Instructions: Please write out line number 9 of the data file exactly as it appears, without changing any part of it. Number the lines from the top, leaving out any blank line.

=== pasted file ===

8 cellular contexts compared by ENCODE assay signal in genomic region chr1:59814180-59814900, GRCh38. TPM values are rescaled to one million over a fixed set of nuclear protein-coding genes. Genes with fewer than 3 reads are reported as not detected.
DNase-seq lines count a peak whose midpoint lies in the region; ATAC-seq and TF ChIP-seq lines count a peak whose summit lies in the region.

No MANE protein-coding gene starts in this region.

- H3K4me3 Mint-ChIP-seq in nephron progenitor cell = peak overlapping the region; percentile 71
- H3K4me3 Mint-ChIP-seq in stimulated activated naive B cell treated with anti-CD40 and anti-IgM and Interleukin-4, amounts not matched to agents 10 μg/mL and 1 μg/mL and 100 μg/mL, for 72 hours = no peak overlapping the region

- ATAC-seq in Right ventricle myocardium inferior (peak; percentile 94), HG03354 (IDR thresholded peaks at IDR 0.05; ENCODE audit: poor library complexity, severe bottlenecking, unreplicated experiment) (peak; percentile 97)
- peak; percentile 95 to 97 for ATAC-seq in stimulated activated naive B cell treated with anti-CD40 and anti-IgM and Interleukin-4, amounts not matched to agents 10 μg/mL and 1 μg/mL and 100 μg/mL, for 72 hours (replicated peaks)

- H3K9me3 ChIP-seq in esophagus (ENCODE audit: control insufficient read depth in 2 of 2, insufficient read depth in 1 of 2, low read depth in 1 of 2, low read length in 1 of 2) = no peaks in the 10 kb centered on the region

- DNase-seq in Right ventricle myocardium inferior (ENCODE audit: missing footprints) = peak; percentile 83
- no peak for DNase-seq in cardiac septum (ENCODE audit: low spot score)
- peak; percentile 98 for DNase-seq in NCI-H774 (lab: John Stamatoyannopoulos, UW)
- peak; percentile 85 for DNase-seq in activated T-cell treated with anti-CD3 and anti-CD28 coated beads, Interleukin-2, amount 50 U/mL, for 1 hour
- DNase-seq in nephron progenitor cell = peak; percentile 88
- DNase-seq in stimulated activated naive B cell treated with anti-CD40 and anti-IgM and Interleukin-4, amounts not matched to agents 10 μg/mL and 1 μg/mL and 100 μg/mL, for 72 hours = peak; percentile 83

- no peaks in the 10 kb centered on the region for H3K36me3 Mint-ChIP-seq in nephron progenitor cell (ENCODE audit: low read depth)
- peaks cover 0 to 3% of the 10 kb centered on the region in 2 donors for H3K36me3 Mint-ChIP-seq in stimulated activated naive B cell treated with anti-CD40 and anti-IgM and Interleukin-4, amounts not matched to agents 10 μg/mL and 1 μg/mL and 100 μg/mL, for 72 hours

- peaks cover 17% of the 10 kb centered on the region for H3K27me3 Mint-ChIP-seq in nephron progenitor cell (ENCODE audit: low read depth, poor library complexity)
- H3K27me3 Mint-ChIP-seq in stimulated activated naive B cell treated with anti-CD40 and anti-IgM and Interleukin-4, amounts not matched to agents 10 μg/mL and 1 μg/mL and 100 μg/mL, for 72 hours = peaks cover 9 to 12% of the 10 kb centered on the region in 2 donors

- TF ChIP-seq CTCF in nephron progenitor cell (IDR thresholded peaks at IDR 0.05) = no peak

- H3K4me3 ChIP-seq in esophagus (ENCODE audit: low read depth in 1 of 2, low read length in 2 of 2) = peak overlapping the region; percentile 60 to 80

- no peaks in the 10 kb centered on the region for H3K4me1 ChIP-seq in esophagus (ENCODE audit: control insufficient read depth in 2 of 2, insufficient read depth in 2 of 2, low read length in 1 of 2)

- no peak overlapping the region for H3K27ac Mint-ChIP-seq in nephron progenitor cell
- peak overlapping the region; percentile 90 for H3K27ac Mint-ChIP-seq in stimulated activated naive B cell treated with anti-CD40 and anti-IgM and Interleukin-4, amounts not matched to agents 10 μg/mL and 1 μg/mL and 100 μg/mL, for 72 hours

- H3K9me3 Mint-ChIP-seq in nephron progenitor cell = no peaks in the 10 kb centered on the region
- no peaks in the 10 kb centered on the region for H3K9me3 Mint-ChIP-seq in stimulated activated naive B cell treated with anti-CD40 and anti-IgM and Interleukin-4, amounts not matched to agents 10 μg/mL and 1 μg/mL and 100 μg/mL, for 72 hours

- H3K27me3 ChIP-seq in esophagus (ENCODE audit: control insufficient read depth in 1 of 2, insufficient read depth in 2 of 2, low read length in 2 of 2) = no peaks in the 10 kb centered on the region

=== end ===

- DNase-seq in Right ventricle myocardium inferior (ENCODE audit: missing footprints) = peak; percentile 83